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Wonder Woman 1984 ★★★★



Director: Patty Jenkins

Cast: Gal Gadot, Chris Pine, Kristen Wiig and Pedro Pascal

Released: December 16th (UK) & December 25th (USA)

When Diana Prince walked over no man’s land in her first cinematic outing, it became an instant cinematic moment. The goosebumps flowing through your body and a few tears streaming from my tear ducts Patty Jenkins vision of Wonder Woman grabbed me and has never left my mind. Gal Gadot has championed one of literature’s most nuanced characters with grace, optimism and hope. Wonder Woman 1984 has jumped many hurdles to come out in cinemas finally, and it seems fitting during the festive season.

Set in 1984 Diana Prince (Gal Gadot) leads a quiet life working at the Smithsonian and now residing in Washington DC. Her life has changed dramatically since her previous outing, and she still mourns the loss of her partner Steve Trevor (Chris Pine). As her new colleague Barbra Minerva (Kristen Wiig) starts work at the museum, a mysterious stone needs to be identified, but celebrity philanthropist Max Lord (Pedro Pascal) has other plans for the stone.

Patty Jenkins sequel finds an exciting balance of thoughtfulness and action in this comic book caper. The film takes us back into Diana’s past as she learns about the importance of truth and how being truthful will make you a more incredible person. While she is running through an obstacle course of epic proportions, Jenkins weaves the fun of Wonder Woman with vibrant colourisation and fast-paced action. We are fully submerged into this world within its first 15 minutes. As we move into 1984, we see Diana has done a lot of growing up but leads a life of solitude. You can sense the loss she has suffered and how she can’t move on. Jenkins heavy emphasis on grief takes an emotional toll on the film and left yours truly in tears at moments. Diana has shied away from the world but continues to save the lives of the innocent. Her inner conflicts are what drives WW84 and Gadot channels grief in a tenderly natural way.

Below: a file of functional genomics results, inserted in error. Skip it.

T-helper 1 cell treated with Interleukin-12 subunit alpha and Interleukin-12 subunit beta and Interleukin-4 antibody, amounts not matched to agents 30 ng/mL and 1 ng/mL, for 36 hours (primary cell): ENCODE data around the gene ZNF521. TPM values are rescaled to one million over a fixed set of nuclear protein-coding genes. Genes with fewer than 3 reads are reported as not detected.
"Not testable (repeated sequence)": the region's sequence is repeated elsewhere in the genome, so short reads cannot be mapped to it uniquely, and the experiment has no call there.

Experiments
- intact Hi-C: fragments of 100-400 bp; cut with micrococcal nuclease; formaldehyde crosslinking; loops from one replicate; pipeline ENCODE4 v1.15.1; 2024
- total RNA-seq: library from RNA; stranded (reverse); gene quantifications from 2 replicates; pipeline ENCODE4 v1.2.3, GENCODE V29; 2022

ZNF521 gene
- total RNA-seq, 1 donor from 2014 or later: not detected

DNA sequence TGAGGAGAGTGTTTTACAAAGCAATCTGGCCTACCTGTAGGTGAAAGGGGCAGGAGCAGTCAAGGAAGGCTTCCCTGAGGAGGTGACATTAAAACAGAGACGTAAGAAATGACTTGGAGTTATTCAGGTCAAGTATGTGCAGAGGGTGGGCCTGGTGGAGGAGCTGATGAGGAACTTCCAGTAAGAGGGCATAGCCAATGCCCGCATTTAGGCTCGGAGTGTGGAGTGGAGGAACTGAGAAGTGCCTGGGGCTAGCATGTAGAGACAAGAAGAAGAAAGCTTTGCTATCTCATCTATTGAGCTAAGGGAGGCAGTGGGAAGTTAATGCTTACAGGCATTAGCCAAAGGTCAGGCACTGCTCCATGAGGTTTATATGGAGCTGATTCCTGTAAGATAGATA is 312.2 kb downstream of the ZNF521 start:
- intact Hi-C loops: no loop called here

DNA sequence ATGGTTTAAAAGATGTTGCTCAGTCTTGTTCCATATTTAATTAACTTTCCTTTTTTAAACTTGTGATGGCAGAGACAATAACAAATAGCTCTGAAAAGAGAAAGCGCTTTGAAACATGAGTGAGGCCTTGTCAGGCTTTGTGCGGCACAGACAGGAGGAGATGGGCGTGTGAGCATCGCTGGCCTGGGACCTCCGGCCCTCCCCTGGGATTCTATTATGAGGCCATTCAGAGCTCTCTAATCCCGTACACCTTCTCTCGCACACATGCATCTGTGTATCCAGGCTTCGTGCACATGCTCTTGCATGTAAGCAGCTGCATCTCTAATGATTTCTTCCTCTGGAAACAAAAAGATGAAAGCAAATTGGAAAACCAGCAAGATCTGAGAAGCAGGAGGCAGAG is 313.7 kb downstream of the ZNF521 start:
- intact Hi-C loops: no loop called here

While there is a lot of heavy subject matter within WW84, the film is filled with stellar action sequences. Patty Jenkins keen eye gives the viewer a plethora of wide scope sequences full of adrenaline, power and flare. The shopping mall scene feels like a real 80s throwback, Jenkins moves through downtown Washington DC and shows you this fast-changing world. Full of arcades, mullets, fast food and cringeworthy outfits. As a robbery ensues at the mall, Wonder Woman crashes through the ceiling and saves the day. In this wondrously choreographed sequence, we see what Wonder Woman is all about. In this hyper-colourised moment, Jenkins delivers the full thrill of Diana but also how much the world needs her.

Patty Jenkins does balance this narrative on a very fine line, as some moments are overly explained and can become tedious. For every scene like this, Jenkins compensates it with a rich plethora of character arcs that become very compelling. While this film is about Diana, there is a focus of Max Lord and Barbra Minerva too. They both have their issues, but greed and the want for change drive them down a dark path. As Diana struggles to comprehend the return of Steve, she becomes overpowered by the mysterious stone. While she fights her demons to be at peace with herself, it comes at a high cost morally. This emotional tug of war drives a sequence of events that pushes Diana to her limits.

Gal Gadot is a beacon of hope for me personally. Her positive attitude and kindness towards people make her Wonder Woman. In WW84, she is challenged to give a more emotional performance than usual, and she succeeds. There is a scene towards the end that shows her full prowess that is emotionally crippling and tender. It was that scene where the whole message of WW84 is on full view. While we will always grieve for our loved ones, we must continue to live for them and ourselves. Newcomers Kristen Wiig and Pedro Pascal equally bring a lot to the table. They are a pair of rouges that haven’t had the world given to them on a plate, but they try to make their mark. Wiig’s outsider perfectly balances the humour and drama of the narrative. While Pascal is a black hole of wanting, and this urge takes over his soul. He has forgotten who he is and what he wanted to achieve in life.

Wonder Woman 1984 is an entertaining thrill ride that challenges us to reflect upon ourselves. Tragedy may affect us, but it shouldn’t shape us as we try to live.

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